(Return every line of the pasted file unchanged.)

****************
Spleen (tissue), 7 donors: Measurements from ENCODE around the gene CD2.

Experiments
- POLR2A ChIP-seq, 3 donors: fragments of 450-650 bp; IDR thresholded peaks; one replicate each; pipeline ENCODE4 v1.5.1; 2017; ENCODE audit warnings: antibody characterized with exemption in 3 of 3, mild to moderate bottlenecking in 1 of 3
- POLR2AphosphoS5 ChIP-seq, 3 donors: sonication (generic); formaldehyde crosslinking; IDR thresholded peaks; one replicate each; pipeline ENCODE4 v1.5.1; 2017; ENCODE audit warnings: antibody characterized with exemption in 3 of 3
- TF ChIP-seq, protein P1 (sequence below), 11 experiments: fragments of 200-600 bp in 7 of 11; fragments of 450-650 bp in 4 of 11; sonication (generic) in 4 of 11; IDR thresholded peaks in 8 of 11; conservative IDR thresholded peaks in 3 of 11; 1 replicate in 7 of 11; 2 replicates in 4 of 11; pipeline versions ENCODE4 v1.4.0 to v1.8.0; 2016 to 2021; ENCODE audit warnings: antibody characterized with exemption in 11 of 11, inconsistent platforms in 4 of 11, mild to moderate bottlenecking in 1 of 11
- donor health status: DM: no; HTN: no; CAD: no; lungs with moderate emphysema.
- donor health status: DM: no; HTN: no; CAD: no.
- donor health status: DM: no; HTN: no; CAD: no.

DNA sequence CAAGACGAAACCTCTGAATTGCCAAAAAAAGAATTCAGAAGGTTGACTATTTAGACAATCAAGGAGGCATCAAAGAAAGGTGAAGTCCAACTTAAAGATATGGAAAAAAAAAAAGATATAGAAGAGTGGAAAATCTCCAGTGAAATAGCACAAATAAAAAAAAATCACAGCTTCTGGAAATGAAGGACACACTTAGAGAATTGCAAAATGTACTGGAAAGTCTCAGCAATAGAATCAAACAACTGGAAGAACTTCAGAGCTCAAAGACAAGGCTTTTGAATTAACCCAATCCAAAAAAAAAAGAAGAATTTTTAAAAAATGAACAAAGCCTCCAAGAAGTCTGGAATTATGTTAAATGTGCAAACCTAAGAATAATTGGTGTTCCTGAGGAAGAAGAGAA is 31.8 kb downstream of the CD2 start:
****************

Spleen (tissue), 7 donors: Measurements from ENCODE around the gene CD2.

Experiments
- POLR2A ChIP-seq, 3 donors: fragments of 450-650 bp; IDR thresholded peaks; one replicate each; pipeline ENCODE4 v1.5.1; 2017; ENCODE audit warnings: antibody characterized with exemption in 3 of 3, mild to moderate bottlenecking in 1 of 3
- POLR2AphosphoS5 ChIP-seq, 3 donors: sonication (generic); formaldehyde crosslinking; IDR thresholded peaks; one replicate each; pipeline ENCODE4 v1.5.1; 2017; ENCODE audit warnings: antibody characterized with exemption in 3 of 3
- TF ChIP-seq, protein P1 (sequence below), 11 experiments: fragments of 200-600 bp in 7 of 11; fragments of 450-650 bp in 4 of 11; sonication (generic) in 4 of 11; IDR thresholded peaks in 8 of 11; conservative IDR thresholded peaks in 3 of 11; 1 replicate in 7 of 11; 2 replicates in 4 of 11; pipeline versions ENCODE4 v1.4.0 to v1.8.0; 2016 to 2021; ENCODE audit warnings: antibody characterized with exemption in 11 of 11, inconsistent platforms in 4 of 11, mild to moderate bottlenecking in 1 of 11
- donor health status: DM: no; HTN: no; CAD: no; lungs with moderate emphysema.
- donor health status: DM: no; HTN: no; CAD: no.
- donor health status: DM: no; HTN: no; CAD: no.

DNA sequence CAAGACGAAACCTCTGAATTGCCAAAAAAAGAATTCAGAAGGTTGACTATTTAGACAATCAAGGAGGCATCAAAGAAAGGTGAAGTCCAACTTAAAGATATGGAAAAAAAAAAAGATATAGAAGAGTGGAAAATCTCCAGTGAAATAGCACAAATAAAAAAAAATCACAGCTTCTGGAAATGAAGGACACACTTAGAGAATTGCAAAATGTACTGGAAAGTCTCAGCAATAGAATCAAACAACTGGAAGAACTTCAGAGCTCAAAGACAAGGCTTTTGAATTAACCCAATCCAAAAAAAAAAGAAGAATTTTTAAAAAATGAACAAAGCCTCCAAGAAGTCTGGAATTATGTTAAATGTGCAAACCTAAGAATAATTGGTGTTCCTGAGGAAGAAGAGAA is 31.8 kb downstream of the CD2 start: